New Carnegie Paper Analyzes Afghanistan-Pakistan Relations since 9/11

In the wake of White House visits by the presidents of both nations, continuing regional violence and the resurgence of the Taliban threatens to undermine the fragile peace between Afghanistan and Pakistan —two states torn between necessary cooperation in the War on Terror and tense disputes over territory and the influence of Islamic constituencies. How has the relationship between these two regional powers changed since the September 11, 2001, attacks on the United States, and what roles can we expect them to play in the future?
In a new Carnegie Paper, Pakistan-Afghanistan Relations in the Post-9/11 Era, Visiting Scholar Frédéric Grare provides insight into the causes of conflict between the national governments, offers a view of Afghanistan from a Pakistani perspective, and proposes a series of solutions for the troubled region. To read this Carnegie Paper visit: www.CarnegieEndowment.org/SouthAsia.
Grare argues that while the relationship between the two nations is historically marked by suspicion and conflict, the battle over regional authority must now incorporate the demands of the United States and the War on Terror, making cooperation a necessity. Hesitant to appear the weaker country on fighting terrorism, both Afghanistan and Pakistan struggle to balance their regional objectives with the need to maintain a vital strategic alliance with the US.
Normalizing relations between the two countries is vital for regional security, but proves a daunting task. Grare offers policy recommendations that could create a lasting peace, including the long-term deployment of international forces in Afghanistan, a compromise over the contentious Durand line, and addressing concerns over perceived links between Afghanistan and India.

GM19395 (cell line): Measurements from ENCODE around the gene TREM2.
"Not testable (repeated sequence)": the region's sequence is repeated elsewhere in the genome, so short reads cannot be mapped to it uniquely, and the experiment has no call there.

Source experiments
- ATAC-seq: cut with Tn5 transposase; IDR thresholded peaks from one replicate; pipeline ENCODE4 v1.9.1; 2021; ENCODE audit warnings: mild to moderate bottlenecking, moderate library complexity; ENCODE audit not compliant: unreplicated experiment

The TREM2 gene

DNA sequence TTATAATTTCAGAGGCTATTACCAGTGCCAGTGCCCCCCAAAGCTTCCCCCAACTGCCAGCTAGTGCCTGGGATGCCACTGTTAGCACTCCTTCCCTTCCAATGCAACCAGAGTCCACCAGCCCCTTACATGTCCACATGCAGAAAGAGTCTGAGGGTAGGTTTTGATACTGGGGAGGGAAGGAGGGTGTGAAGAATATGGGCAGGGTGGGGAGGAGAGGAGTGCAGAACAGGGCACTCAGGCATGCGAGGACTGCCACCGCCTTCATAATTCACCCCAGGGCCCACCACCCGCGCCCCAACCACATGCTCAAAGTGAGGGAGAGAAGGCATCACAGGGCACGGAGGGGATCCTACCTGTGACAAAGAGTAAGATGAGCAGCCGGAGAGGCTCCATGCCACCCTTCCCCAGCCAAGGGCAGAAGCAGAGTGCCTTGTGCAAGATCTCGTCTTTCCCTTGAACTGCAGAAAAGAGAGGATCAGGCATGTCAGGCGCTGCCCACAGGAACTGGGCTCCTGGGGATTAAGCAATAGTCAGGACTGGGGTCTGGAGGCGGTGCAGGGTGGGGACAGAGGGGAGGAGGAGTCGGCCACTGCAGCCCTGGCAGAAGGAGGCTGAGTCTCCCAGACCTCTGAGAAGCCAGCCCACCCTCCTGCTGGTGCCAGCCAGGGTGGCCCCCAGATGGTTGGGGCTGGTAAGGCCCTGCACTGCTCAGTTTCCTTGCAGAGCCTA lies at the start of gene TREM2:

Direct link to PDF: http://www.carnegieendowment.org/files/cp72_grare_final.pdf
Frédéric Grare is a visiting scholar with the Carnegie Endowment. A leading expert and writer on South Asia, Grare served most recently in the French Embassy in Pakistan and, from 1999 to 2003, in New Delhi as director of the Centre for Social Sciences and Humanities. Grare edited the volume India, China , Russia : Intricacies of an Asian Triangle.
The Carnegie Endowment for International Peace is a private, nonprofit organization dedicated to advancing cooperation between nations and promoting active international engagement by the United States . www.CarnegieEndowment.org

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